These are a team’s fitness criteria and these are the criteria by which a good software development shop should be measuring the effectiveness of its teams’ service delivery. Then they’ll be improving toward the goal and the greater fitness for the customer’s purpose, both as an organization and as individual delivery teams. By integrating fitness-for-purpose thinking into everything we do, we will create an evolutionary capability that will help us sense changes in market needs and wants and what those different market segments value. As a result, software professionals can continue to thrive and survive in the midst of overall growth and rising market complexity.
Key Differences Between Fitness Metrics and Health Metrics:
|Fitness Metric||Health Metric|
|Metric that enables us to evaluate whether our product, service or service delivery is “fit for purpose” in the eyes of a customer from a given market segment. Effectively comprise the Key Performance Indicators (KPIs) for each market segment.||Metric that guides an improvement initiative or indicates the general health of your business, business or product unit or service delivery capability.|
|Examples: delivery time, functional quality, predictability, net fitness score||Examples: flow efficiency, velocity, percent complete and accurate WIP|
|Customer-oriented and derived||Team-oriented and derived|
Case in Point
Let’s use food as an example. Consider this: Is a restaurant in the product or service-delivery business? That’s a trick question. The answer is “both.” As a customer, you care about the meal (product) but you also care about the way you have it provided (service delivery). And those needs always vary depending on what you want. If you want cheap and fast, like a burger and fries at a fast food restaurant, you may have a lower expectation for the product, but a higher one for delivery speed. Conversely, if you’re out for fine dining, you expect the food to be of a higher quality and are willing to tolerate a longer delivery time.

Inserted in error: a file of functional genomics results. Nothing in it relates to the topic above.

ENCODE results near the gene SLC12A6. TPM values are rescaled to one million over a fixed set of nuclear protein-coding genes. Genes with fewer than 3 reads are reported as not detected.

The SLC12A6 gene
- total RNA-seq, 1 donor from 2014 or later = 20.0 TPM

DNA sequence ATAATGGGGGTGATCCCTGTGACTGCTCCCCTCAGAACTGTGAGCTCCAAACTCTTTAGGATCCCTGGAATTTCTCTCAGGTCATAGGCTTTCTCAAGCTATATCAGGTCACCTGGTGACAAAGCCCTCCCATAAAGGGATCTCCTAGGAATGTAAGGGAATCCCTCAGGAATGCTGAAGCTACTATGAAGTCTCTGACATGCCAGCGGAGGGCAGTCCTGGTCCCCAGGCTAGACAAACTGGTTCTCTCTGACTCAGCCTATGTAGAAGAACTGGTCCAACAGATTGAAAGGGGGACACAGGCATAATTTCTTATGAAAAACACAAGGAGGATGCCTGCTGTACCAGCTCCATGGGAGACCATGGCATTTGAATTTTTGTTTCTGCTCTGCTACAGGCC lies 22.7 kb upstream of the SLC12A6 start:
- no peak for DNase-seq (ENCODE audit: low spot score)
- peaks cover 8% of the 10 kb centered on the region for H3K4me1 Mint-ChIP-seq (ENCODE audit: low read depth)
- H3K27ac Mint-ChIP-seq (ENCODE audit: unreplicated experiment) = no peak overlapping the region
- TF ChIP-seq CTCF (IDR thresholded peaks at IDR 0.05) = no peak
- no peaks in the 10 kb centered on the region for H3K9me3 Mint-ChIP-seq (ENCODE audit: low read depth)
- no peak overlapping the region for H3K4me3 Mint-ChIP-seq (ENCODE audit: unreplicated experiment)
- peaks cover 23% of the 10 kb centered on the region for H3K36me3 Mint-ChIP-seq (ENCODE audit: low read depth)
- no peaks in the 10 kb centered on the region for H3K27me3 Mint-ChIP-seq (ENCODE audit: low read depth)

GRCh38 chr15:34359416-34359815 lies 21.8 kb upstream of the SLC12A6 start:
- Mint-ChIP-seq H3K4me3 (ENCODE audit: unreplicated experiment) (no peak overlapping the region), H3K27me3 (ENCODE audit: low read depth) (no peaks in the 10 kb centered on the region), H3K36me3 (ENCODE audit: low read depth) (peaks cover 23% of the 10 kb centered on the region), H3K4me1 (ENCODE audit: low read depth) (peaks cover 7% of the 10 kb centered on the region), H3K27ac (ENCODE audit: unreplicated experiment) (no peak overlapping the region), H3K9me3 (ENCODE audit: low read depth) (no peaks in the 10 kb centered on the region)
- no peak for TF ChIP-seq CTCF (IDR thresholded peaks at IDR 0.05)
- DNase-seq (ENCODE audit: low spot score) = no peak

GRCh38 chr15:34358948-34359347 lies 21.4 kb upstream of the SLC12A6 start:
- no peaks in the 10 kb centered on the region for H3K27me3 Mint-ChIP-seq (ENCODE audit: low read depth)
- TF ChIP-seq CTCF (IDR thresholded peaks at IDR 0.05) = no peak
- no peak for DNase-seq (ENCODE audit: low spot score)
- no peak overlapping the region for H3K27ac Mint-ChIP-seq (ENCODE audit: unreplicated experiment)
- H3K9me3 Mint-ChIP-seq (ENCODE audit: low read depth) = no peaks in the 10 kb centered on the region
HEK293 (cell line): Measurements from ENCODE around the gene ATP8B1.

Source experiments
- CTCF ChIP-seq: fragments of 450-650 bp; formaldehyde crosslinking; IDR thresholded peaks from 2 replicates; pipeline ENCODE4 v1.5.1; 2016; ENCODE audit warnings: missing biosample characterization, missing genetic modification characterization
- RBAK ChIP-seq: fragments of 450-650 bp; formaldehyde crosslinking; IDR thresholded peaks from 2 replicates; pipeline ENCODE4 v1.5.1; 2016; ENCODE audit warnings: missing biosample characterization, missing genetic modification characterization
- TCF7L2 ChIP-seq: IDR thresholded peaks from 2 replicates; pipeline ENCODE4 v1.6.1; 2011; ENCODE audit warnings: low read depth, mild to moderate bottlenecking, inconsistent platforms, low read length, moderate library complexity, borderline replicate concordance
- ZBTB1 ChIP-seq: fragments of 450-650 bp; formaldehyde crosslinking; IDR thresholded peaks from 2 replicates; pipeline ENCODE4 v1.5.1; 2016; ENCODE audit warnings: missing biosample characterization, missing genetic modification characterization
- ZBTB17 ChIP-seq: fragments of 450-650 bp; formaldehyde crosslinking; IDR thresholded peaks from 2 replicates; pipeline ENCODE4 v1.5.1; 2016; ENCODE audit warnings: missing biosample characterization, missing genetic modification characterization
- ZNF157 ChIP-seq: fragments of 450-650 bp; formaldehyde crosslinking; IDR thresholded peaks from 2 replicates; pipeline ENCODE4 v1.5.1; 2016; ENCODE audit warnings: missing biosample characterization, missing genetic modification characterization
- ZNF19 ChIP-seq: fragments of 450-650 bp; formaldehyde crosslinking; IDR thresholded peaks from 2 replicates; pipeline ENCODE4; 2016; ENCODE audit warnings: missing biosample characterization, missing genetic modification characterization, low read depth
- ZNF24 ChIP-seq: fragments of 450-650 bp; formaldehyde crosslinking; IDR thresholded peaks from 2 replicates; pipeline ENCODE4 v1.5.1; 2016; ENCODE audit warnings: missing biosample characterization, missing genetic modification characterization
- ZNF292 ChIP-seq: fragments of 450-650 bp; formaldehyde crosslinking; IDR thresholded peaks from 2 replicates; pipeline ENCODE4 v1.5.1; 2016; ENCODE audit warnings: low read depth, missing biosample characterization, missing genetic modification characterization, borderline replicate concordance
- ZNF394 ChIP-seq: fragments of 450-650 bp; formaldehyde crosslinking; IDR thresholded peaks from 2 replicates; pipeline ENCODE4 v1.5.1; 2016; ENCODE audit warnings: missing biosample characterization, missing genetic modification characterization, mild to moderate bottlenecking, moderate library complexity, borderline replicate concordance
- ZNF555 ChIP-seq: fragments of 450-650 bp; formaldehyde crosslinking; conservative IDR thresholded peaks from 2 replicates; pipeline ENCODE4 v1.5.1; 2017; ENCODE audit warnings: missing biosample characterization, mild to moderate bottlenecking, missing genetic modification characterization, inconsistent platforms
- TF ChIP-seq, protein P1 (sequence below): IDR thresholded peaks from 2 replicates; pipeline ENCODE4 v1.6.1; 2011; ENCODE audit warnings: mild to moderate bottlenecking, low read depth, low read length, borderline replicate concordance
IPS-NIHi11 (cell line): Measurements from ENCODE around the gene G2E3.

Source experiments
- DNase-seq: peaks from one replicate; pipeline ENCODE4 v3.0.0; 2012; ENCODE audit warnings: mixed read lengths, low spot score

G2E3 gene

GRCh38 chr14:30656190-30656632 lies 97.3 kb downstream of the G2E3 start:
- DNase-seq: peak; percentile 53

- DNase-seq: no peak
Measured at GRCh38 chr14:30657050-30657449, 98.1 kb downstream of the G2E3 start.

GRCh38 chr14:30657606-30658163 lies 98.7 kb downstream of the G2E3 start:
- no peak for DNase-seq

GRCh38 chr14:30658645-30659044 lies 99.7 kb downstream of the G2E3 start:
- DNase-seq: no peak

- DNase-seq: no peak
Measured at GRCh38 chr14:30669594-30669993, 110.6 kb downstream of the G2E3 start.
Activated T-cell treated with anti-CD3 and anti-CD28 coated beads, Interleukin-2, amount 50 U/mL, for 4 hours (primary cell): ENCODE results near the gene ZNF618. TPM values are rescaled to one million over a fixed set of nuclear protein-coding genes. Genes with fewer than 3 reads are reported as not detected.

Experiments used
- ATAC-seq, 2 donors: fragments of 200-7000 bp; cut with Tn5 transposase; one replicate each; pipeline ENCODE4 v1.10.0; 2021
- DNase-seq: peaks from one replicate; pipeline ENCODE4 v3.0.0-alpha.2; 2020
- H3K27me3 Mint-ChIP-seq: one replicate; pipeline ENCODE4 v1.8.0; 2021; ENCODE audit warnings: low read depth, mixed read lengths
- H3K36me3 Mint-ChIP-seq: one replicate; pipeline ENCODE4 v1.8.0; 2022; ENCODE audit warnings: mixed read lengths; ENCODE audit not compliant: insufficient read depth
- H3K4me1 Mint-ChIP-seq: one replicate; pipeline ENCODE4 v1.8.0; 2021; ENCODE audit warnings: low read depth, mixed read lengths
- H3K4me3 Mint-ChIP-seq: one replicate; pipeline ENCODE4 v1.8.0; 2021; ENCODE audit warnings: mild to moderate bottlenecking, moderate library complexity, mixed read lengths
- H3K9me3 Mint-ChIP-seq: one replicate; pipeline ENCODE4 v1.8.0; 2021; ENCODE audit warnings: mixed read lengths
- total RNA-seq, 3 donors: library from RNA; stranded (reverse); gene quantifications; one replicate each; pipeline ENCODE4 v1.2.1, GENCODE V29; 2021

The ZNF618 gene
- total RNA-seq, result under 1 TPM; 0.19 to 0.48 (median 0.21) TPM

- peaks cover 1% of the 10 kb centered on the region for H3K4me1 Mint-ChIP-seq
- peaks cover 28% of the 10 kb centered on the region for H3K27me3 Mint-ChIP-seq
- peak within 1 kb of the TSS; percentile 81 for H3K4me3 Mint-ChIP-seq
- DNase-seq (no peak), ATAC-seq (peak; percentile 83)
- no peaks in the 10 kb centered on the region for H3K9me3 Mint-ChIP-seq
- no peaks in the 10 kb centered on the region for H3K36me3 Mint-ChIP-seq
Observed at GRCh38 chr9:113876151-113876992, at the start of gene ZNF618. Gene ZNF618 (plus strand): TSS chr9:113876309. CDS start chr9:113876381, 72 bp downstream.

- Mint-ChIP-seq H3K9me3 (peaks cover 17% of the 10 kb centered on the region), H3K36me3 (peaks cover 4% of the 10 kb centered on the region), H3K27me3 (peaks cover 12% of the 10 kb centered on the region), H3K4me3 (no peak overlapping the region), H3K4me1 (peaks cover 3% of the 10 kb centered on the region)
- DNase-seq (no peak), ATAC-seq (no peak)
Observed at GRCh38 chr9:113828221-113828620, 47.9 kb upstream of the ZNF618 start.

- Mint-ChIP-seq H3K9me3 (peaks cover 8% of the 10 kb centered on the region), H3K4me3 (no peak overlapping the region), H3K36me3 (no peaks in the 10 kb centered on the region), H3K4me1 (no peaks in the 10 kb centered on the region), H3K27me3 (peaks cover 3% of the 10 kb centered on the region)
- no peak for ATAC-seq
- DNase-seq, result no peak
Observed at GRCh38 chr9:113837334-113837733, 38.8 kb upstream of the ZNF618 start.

However, you do have some thresholds of service even for four-star restaurants; for example, if you have a reservation, you expect to be seated within minutes of your arrival. And, you expect a server to take your order in a timely way. If you don’t have a reservation, the maître d’ or hostess will perhaps quote you an expected wait time; if it’s unacceptable, you’ll go elsewhere. If it’s acceptable but they don’t seat you in that time, you are dissatisfied. The service delivery was not fit for its purpose, which is to say the reason why you chose to eat there in the first place.
A Software-Delivery Example
The restaurant experience is actually not too dissimilar from software delivery. The customer expects software (product) but also expects it on certain terms or within certain thresholds (service delivery). A team works hard to deliver the right features and demonstrates them at some frequency; at the demo, the team likely will explicitly ask “is this what you wanted?” What’s often missing is the “are these the terms on which you wanted it?”
Whether in the demo or a separate meeting, we need to also review service delivery. This is where we look at whether our service meets expectations: Did we deliver enough? Reliably enough? Respond to urgent needs quickly enough? The good news is that we can quantitatively manage the answers to these questions.
Using delivery times, we can assess whether the throughput is within a tolerance. One team used a probabilistic forecast and found that their throughput was not likely to help them reach their deadline in time. Conversely, another realized that they were delivering too fast and could stand to reallocate people to other efforts. Also, for instance, when we set up delivery-time expectations (some people call these SLAs), like delivering standard-urgency work at a 10-day, 85% target, we can then make decisions based on data rather than feelings or intuition (which have their place in some decisions but not others). These expectations needn’t be perfect or “right” to begin; set them and begin reviewing them to see if they are satisfactory.
With that in mind, and before wrapping up, let me leave you with a few key takeaways and summary points from this topic:
- The first step in improving is understanding what makes the service you provide fit for its purpose.
- Fitness is always defined externally, typically by the customer
- Fitness for purpose has two components: a product component and a service-delivery component
- Fitness criteria are metrics that enable us to evaluate whether our service delivery and/or product is fit for purpose
- Of the two major categories of metrics, fitness criteria are primary, whereas health or improvement metrics are derivative
- Examples of service delivery fitness criteria are delivery time, throughput and predictability
In the end, let us understand that having an explicit review of fitness criteria, especially for service-delivery fitness, is a vital feedback loop for improving. Rather than having the customer walk away dissatisfied for some unknown reason, we can proactively ask and manage those expectations and improve upon them. Often, these are the unstated criteria that ultimately define the relationship and create (or erode) trust; discover them and quantitatively manage them.